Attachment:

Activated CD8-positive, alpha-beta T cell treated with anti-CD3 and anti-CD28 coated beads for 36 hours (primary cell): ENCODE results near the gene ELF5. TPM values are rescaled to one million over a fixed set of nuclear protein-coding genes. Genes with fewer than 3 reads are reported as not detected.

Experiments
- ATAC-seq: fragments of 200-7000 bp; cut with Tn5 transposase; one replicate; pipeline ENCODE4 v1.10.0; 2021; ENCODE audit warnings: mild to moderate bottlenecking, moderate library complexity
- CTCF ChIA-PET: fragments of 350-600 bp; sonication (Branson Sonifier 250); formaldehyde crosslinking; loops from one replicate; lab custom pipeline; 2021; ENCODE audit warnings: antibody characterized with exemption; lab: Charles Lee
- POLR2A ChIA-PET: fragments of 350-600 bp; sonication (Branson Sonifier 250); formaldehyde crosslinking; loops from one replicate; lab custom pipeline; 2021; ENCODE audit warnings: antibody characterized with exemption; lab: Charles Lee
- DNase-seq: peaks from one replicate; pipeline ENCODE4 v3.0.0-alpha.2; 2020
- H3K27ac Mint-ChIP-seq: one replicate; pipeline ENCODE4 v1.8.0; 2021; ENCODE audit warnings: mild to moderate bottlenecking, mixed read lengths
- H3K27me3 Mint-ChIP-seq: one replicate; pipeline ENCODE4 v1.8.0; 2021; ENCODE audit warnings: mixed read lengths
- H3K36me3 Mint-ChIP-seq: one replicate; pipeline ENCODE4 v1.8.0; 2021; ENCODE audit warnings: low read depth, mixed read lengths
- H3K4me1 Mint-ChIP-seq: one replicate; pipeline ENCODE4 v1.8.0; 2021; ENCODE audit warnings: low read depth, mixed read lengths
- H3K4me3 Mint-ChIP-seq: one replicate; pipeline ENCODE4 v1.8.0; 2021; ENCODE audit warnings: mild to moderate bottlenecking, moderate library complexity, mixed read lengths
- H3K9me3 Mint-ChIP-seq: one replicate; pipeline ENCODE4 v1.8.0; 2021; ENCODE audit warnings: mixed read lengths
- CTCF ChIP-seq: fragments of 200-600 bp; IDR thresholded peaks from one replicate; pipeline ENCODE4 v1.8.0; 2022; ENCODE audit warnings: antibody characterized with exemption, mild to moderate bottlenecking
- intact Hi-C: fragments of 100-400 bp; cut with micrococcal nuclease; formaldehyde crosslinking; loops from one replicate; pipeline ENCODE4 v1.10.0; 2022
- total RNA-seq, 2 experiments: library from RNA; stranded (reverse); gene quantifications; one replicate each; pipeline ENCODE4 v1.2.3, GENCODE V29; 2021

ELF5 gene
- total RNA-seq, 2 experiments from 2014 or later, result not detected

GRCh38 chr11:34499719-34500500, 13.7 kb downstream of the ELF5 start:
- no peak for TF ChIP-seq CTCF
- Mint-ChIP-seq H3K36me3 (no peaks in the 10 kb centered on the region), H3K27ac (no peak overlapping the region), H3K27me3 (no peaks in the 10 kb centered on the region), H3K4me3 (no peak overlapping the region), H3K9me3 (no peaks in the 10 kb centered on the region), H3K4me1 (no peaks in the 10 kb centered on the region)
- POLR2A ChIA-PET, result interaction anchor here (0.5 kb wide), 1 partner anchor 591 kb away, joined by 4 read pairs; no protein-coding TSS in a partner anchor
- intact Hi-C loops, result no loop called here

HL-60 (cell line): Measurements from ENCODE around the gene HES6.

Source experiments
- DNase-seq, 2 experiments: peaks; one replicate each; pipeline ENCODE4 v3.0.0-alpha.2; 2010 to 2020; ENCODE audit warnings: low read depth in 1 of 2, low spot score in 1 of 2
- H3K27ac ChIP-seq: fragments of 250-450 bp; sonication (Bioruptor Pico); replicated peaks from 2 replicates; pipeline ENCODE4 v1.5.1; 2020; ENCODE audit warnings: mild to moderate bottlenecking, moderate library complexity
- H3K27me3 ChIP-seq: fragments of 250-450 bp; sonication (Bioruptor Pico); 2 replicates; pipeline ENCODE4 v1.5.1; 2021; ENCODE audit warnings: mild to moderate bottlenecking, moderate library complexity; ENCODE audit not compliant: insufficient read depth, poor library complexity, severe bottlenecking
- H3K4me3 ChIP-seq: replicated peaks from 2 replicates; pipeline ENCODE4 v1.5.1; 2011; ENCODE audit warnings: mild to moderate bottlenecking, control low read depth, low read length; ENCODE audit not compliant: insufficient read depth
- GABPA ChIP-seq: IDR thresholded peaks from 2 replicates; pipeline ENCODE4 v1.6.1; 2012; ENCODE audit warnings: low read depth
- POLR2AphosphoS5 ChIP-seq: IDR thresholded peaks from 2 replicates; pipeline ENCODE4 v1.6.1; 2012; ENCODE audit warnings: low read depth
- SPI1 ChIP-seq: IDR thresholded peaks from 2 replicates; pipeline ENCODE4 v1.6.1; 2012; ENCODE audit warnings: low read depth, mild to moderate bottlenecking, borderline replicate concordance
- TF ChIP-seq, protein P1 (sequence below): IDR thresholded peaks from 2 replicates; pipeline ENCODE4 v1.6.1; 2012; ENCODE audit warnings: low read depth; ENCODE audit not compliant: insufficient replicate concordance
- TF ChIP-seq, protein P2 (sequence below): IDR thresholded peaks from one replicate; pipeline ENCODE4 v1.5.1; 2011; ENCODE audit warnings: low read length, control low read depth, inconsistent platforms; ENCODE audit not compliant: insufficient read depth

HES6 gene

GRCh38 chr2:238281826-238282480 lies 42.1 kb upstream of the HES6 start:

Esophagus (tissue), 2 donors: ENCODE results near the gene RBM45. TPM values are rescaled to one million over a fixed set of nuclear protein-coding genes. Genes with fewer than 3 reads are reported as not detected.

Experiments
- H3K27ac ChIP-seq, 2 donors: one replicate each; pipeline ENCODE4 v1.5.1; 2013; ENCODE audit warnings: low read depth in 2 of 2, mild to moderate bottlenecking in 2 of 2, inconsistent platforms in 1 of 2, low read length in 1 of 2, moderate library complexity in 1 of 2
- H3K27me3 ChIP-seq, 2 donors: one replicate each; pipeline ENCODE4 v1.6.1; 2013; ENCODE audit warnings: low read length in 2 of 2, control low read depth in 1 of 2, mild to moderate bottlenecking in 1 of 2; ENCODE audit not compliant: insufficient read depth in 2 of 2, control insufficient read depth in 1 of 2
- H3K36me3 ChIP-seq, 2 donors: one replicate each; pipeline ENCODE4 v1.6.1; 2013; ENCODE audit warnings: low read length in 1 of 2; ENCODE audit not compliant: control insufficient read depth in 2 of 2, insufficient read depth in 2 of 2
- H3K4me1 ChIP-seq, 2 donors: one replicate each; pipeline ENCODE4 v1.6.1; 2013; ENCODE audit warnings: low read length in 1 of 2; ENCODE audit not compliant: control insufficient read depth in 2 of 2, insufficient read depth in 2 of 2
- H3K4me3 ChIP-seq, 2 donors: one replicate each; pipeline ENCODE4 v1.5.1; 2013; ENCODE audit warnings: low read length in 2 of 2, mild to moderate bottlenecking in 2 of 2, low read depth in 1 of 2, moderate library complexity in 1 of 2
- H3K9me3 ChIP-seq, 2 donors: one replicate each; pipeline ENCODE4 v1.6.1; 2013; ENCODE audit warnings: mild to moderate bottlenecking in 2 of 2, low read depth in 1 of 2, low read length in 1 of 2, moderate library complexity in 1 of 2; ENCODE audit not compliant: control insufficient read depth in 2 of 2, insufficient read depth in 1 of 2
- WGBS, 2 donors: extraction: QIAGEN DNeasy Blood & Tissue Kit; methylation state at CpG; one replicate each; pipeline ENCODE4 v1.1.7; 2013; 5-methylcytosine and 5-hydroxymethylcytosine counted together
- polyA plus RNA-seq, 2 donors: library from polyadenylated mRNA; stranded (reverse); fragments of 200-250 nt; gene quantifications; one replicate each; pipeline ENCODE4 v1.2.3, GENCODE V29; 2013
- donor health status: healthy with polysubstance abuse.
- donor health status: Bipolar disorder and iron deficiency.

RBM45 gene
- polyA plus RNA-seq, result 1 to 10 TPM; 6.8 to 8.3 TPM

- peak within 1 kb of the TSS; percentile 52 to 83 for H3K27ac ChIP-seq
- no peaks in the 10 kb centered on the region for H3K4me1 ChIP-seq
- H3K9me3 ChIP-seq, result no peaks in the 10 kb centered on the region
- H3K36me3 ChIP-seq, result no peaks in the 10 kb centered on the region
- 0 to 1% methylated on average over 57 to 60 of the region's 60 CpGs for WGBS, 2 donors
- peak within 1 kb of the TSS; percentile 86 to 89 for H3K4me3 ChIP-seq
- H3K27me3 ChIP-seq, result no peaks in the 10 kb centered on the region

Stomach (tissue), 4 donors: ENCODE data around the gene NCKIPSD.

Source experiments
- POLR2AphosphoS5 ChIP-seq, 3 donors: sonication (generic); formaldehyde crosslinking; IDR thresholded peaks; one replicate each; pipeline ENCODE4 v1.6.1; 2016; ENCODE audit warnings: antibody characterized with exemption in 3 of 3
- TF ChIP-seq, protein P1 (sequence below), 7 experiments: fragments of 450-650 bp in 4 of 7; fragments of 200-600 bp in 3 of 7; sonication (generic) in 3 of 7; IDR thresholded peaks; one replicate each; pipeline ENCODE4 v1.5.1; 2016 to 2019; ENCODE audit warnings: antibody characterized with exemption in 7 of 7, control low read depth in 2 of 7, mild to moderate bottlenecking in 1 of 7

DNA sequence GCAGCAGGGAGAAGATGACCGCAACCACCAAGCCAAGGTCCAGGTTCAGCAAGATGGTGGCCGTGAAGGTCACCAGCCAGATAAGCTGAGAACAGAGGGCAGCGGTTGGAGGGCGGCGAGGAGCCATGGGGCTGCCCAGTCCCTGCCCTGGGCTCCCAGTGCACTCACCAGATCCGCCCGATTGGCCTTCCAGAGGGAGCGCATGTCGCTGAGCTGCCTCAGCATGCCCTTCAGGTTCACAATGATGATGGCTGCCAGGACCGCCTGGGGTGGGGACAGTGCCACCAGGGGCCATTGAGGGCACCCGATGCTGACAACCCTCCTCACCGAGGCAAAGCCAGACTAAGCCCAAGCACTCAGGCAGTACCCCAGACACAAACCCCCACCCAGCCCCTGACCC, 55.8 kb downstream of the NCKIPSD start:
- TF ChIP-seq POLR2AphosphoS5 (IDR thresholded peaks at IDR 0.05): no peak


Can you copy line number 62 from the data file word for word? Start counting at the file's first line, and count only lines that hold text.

- TF ChIP-seq POLR2AphosphoS5 (IDR thresholded peaks at IDR 0.05): no peak